Horticulture Magazine

Sweet Corn

corn plantation


Official Plant NameZea mays
Common Name(s)Corn
Plant TypeVegetable / Annual
Native AreaAmericas
Hardiness RatingH2
ToxicityEdible kernels
FoliageAnnual blade-shaped leaves
When To Sow IndoorsApril, May
Plant OutJune, July
Harvesting MonthsJuly, August, September, October

Full Sun

Sheltered (requires protection in colder areas)


1 – 2M

0.1 – 0.5M

Bloom Time


Most fertile soils

Moist yet free draining


Nowadays the most common ways to eat sweet corn involve scooping spoonfuls of kernels out of a tin and into a sauce, a salad, or some other dish.

Corn on the cob makes an appearance at barbecues and grills, sure, but gone are the days where people’s main experience of corn would be in this format.

And you know what? We think this is a little bit tragic. There’s something special about food you eat with your hands, and a corn on the cob is the quintessential example.

In this guide we’ll give you the lowdown on what you need to do to grow your own corn. So if you’re looking for a steady supply of home-grown corn on the cobs, read on!

man harvesting corn on the cobs
Corn on the cobs from the comfort of your own garden

What is sweet corn?

Sweet corn is a yellow vegetable, and the word refers both to the cob, and the kernels that grow on it. Although we’re guessing you don’t need an introduction that basic!

Dig a little below the surface level answer and the properties of sweet corn are actually quite interesting. This crop is a variety of the grain maize, known for its particularly high sugar content arising from a natural genetic mutation that encourages the production of more sugar.

This means that humans have evolved to pick corn before it reaches full maturity and eat it as a vegetable, rather than letting it mature into a grain.

Why grow sweet corn?

Whenever we’re asked why to grow a certain fruit or vegetable, the first reason we usually give is “because it’s delicious!” And with sweet corn, this answer is very much applicable.

A grilled corn on the cob with a crack of salt and a coating of melted butter is amongst the most satisfying and enjoyable dishes we can think of. Using a corn you’ve grown yourself, with its especially sweet and delicious flavour, takes the dish to another level.

toasted corn on the cob with butter
The best dishes are often the most simple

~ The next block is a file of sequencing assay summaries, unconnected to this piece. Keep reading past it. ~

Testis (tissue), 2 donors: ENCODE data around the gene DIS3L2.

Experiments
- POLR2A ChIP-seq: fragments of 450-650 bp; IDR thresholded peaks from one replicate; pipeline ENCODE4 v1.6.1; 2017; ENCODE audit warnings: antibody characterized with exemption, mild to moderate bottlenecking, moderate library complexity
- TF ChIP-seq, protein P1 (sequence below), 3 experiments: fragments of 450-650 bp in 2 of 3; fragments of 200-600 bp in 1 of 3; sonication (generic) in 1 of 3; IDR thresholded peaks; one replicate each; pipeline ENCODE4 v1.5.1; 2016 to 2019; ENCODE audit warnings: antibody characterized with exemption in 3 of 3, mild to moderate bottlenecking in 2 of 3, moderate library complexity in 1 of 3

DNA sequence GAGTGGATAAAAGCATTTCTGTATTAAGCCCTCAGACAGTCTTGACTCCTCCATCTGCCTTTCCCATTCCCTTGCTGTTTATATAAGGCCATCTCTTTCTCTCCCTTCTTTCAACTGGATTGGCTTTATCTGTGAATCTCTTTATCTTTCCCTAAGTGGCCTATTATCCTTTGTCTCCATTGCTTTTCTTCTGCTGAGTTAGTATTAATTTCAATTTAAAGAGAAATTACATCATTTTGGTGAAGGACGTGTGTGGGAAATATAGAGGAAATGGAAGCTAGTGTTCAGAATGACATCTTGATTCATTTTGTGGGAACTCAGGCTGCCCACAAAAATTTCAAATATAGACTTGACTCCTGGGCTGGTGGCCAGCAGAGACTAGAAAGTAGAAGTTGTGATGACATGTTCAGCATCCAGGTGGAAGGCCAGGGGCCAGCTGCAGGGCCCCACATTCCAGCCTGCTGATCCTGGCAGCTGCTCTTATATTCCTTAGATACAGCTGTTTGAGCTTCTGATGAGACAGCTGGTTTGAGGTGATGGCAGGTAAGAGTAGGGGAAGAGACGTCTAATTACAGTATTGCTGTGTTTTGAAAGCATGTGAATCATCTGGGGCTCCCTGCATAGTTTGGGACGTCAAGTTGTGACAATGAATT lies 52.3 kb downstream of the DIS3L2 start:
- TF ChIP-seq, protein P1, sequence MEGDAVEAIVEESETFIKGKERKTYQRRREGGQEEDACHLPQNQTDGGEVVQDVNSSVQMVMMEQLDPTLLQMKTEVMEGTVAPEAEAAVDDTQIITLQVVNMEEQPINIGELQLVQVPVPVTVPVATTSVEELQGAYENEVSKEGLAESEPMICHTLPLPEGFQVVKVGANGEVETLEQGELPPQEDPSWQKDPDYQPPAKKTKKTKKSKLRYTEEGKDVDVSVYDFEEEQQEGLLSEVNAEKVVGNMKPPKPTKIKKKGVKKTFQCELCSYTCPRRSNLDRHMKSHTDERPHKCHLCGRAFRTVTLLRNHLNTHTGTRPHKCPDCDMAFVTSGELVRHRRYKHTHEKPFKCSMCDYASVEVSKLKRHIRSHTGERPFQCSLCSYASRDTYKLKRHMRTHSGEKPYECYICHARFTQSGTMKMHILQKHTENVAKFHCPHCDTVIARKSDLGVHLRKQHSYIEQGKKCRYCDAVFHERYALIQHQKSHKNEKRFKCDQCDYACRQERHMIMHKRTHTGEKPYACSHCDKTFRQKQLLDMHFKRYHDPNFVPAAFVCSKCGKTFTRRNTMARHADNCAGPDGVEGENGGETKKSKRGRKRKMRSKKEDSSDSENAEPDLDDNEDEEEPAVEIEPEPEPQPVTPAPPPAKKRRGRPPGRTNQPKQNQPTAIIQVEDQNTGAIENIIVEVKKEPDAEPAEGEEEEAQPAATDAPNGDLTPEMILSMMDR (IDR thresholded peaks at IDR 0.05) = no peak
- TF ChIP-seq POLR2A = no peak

There are other reasons, too. Corn’s tall and distinctive aesthetic makes an attractive addition to your garden, and the crop offers flexibility in the number of varieties available.

Taking time to choose the right variety lets you grow corn whose flavour profile best aligns with your palette.

How to grow sweet corn

In the sections below we provide step by step information on how to grow your own bumper crop of sweet corn.

While you may be used to seeing fields upon fields of corn growing, it’s also possible to grow a few plants in your garden – so don’t be put off if you don’t have much space!

Sowing corn

For best results, sow your sweet corn seeds into pots in a greenhouse or a cold frame or similar.

Doing so gives you a head start when compared to sowing directly outdoors, as you can shelter the seedlings from harsher temperatures.

If you decide to sow this way you can begin growing your corn around a month before the last frost!

Pop some soil into small containers, then push seeds an inch down below the surface. Corn is not fussy with soil types: any potting compost should do the trick.

Sow two seeds beside each other, then remove the weaker seedling before the next step.

Planting out corn

Once your corns are about six inches high, they’re strong enough to make the transition outdoors.

Ideally you’d harden them off before planting them out, and doing this is easy. Just leave the plants outside for short periods of time in the week before you plan to plant them, with the periods gradually getting longer.

If you’ve got a cold frame this is the perfect space for hardening off corn (providing the lid is high enough to accommodate your six inchers!)

young crops hardening in a cold frame
Cold frames are great for hardening off young crops

While many crops grow best in rows, we recommend planting out corn in blocks as this gives it the best chance at pollinating.

Corn is pollinated by wind, and placement in a block increases the spores’ chance to spread. If your crops aren’t able to pollinate enough they’ll still grow, but you’ll have fewer kernels.